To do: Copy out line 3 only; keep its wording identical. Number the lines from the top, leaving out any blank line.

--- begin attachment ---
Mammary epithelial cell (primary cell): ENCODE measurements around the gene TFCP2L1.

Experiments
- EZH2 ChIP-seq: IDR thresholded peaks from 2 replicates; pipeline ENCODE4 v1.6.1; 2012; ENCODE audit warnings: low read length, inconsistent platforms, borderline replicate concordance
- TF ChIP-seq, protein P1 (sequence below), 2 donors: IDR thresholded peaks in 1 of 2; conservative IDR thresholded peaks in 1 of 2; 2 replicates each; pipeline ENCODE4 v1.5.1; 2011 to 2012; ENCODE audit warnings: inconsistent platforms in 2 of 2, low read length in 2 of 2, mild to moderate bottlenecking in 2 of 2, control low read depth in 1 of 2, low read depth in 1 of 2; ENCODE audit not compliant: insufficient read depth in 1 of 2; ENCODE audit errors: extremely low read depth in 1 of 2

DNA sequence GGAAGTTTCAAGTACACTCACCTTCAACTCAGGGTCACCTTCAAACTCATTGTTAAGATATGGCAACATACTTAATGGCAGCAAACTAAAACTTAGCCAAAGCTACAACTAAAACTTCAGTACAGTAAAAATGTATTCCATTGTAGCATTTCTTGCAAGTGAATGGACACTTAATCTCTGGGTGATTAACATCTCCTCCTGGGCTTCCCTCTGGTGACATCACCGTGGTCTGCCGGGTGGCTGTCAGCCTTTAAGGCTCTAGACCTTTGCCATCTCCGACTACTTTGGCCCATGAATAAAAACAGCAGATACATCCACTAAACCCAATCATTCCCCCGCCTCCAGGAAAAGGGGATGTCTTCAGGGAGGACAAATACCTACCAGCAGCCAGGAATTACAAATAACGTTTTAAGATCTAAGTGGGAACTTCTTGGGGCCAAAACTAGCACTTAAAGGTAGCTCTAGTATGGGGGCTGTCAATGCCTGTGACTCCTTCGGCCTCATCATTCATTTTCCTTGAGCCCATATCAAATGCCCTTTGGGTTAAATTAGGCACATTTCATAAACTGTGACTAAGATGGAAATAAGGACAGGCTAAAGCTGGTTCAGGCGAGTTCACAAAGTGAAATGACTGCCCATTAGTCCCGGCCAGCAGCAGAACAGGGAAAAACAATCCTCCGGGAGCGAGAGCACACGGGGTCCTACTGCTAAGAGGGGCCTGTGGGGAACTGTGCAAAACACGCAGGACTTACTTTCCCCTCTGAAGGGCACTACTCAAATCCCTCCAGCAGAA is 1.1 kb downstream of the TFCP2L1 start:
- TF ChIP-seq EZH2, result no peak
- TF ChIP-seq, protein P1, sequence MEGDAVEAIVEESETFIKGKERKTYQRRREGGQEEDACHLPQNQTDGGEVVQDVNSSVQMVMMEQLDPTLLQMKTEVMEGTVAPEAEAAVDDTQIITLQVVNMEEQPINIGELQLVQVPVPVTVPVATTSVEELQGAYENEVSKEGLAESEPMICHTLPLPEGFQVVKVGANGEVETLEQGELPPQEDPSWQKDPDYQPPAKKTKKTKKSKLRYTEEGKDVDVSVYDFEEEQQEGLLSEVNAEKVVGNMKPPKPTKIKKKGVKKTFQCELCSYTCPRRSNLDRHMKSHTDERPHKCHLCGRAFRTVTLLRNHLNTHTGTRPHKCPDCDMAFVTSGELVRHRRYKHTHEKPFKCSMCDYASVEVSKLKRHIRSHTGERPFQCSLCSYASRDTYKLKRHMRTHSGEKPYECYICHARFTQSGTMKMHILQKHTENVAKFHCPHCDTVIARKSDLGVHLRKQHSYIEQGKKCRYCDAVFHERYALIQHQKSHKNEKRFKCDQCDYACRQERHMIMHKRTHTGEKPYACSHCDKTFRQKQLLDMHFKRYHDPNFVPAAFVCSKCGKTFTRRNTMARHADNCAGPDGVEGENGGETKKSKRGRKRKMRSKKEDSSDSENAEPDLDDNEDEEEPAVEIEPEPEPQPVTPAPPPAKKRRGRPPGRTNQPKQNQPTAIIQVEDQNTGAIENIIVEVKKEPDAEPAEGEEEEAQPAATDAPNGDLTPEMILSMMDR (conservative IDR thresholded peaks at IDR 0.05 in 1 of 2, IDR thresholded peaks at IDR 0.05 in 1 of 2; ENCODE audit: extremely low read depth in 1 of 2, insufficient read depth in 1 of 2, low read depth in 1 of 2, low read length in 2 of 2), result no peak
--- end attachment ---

- EZH2 ChIP-seq: IDR thresholded peaks from 2 replicates; pipeline ENCODE4 v1.6.1; 2012; ENCODE audit warnings: low read length, inconsistent platforms, borderline replicate concordance